What is the donor’s true motivation?

Maíra P. Lacerda Krenak and Inimá P. Lacerda Krenak

A Brazil-based fund is pursuing an approach to funding Indigenous Peoples which is more attuned to their worldview

‘In Brazil… we still rely on foreign help, much like a charity case, which is subordinating and disrespectful of the integrity of the beneficiary.’ These are the words of Ailton Krenak, an Indigenous leader and coordinator of the Núcleo de Cultura Indígena (Indigenous Culture Centre) and council member of the Casa Socio-Environmental Fund, a fund started by activists to fund grassroots environmental defenders, including Indigenous Peoples.

He adds that funding for forest conservation programmes in the 1990s was also subject to the approval of the local government. ‘We fought against this so that we could have a voice, and the funding would go directly to the people, but our efforts were of no avail,’ he says. ‘Now the focus is back on the Amazon and climate control. What is the donor’s true motivation? Are they really concerned about the survival and well-being of those populations?’

A changing world for Indigenous communities
The majority of the 305 Indigenous Peoples recognised in Brazil, even those who manage to live according to their traditions, are highly dependent on actions, technologies and goods from the consumer society: fuel for the vehicles and boats that allow them to move about, solar plates enabling communication, power and drinking water, clothes and utensils. They are surrounded by single-culture farms, pastures, mining activities, roads, hydroelectric power plants, ports and railways, which makes the access to natural foods, traditional medications, clean water – free of mercury and pesticides – hunting and fishing grounds, increasingly difficult. The peoples living in voluntary isolation are even more threatened.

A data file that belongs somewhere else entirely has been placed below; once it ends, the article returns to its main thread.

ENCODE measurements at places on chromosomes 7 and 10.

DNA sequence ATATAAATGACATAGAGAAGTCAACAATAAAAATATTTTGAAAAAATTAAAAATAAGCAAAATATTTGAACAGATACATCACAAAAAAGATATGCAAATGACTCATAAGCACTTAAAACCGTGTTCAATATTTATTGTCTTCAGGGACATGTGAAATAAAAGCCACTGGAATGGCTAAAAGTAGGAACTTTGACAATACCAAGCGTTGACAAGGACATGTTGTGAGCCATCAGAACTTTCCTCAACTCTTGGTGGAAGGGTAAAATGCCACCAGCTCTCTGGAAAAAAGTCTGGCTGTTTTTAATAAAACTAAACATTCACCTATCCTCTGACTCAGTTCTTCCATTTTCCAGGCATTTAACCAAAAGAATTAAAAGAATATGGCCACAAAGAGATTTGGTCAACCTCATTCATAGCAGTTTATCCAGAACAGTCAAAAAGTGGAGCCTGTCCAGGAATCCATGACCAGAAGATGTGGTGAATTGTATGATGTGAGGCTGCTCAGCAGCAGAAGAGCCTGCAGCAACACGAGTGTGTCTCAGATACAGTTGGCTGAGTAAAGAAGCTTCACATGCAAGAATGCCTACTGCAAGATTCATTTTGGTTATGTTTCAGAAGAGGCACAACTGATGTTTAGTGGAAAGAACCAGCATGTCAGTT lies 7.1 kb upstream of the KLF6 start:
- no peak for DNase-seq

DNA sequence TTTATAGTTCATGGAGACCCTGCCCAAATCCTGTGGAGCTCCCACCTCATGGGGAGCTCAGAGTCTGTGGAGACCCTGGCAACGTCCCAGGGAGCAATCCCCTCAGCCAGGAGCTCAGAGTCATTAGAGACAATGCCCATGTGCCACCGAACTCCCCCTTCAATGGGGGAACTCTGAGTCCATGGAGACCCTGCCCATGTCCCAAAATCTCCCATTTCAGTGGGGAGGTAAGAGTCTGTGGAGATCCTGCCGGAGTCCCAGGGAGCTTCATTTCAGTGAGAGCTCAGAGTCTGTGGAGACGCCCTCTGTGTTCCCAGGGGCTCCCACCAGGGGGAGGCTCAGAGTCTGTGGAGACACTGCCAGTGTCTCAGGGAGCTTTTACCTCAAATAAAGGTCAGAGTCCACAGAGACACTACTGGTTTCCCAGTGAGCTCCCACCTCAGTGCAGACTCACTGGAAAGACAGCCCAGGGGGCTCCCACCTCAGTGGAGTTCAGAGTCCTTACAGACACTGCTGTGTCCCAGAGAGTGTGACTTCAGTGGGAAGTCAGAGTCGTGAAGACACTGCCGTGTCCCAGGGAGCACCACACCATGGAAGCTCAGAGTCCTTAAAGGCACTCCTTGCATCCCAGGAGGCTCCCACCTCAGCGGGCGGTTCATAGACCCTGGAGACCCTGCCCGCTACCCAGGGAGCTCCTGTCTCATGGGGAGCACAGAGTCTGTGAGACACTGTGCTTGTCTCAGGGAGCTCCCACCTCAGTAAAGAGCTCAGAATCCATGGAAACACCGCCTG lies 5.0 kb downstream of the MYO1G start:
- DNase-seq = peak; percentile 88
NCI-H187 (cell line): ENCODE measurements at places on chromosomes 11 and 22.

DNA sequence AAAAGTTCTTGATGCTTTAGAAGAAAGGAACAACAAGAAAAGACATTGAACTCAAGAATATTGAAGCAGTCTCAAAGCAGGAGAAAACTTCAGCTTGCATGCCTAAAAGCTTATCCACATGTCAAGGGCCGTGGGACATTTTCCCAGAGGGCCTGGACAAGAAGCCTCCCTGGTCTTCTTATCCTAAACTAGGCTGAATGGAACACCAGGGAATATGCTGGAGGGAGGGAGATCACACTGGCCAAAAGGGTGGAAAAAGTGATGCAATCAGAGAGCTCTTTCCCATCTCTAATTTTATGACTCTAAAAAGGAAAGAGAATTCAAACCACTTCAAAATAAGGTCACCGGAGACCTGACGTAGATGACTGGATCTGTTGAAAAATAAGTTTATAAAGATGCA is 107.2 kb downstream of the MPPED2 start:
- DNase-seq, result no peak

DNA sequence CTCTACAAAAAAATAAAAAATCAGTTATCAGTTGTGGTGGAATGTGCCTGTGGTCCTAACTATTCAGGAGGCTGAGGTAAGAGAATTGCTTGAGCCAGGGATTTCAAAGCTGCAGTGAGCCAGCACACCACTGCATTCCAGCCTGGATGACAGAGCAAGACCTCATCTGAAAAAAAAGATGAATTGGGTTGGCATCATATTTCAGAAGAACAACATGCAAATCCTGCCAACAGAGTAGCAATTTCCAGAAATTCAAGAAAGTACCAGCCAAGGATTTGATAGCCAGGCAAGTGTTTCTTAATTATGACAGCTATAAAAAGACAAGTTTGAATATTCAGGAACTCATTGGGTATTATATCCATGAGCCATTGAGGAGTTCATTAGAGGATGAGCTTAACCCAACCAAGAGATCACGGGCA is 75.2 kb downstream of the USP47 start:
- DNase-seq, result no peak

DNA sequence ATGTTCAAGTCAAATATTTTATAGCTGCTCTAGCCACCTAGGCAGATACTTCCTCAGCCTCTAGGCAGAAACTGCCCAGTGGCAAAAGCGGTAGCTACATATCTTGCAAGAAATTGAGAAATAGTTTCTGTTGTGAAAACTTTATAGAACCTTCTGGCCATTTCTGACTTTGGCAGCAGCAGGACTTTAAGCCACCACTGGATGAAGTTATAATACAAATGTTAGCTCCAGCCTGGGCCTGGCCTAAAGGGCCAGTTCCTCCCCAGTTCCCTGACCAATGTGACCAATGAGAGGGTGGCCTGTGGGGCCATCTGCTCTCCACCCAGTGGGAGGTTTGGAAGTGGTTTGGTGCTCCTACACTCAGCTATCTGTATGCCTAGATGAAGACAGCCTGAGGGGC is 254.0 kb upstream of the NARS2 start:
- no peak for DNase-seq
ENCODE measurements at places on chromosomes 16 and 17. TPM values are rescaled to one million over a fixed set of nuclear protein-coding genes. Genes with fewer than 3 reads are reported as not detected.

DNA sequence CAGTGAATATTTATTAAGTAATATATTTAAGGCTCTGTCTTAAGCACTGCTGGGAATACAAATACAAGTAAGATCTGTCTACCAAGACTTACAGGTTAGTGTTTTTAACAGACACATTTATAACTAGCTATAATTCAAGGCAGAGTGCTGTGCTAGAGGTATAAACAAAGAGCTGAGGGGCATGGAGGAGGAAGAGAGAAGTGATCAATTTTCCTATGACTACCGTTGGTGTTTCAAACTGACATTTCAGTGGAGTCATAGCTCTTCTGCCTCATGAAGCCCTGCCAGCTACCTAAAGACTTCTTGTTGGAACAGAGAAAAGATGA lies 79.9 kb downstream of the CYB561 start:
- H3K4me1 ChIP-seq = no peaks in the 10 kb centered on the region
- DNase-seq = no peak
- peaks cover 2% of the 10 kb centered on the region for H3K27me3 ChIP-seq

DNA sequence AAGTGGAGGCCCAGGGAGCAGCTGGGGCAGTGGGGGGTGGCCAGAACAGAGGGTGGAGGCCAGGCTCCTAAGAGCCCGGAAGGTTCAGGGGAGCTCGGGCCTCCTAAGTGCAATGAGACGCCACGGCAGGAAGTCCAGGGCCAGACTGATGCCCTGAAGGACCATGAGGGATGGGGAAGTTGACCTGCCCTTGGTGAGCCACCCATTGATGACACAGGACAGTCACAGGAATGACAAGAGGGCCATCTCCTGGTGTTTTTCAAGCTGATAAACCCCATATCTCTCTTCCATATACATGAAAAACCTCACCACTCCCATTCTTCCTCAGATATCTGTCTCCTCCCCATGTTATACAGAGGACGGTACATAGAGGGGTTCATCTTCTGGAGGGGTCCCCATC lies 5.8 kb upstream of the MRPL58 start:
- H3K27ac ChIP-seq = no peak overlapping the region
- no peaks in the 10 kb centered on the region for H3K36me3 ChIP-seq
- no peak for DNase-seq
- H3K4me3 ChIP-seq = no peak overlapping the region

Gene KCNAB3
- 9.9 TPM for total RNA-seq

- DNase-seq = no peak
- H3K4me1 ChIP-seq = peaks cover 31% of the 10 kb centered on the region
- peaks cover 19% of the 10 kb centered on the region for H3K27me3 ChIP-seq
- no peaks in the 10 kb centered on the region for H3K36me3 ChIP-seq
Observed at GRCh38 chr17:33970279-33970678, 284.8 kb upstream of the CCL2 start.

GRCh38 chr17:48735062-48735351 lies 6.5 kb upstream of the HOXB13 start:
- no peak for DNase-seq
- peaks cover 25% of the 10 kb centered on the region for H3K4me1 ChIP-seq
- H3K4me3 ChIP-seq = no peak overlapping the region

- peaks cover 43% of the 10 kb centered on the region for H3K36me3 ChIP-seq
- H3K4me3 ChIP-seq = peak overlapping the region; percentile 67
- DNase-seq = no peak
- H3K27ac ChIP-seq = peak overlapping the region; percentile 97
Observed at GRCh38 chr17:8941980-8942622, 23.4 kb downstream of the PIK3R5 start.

Each Indigenous People, with their own language, traditions and history, has a unique way of existing in the world, of relating to nature and the cosmos.

In the face of this, young people seek qualifications, women assume new responsibilities and communities search for sources of income, education and health that are more compatible with their lifestyle.

Wood and straw houses skirt the collective courtyard of the Indigenous Mehinaku people.

Interventions: sometimes comic, sometimes tragic
Projects in Indigenous villages were conceived and developed by governments and institutions with the best intentions, but which never involved those communities themselves. Sometimes the results were comic, other times tragic. A community in the state of Mato Grosso, for example, got money for the cultivation of rice on a stretch of its land. Lots of money was invested, machinery, seeds, specialists employed… When the plantation was ready to be harvested, the Indigenous people refused to do so, explaining: ‘We do not eat rice, but the spotted pacas and tapirs eat it, so they will feed off the rice, get nice and fat, and then we will hunt them.’ This could easily have been avoided by a simple conversation. A ‘failure’ for the people who invested and then blamed the Indigenous Peoples for their inability to take advantage of the opportunity they had been ‘given’.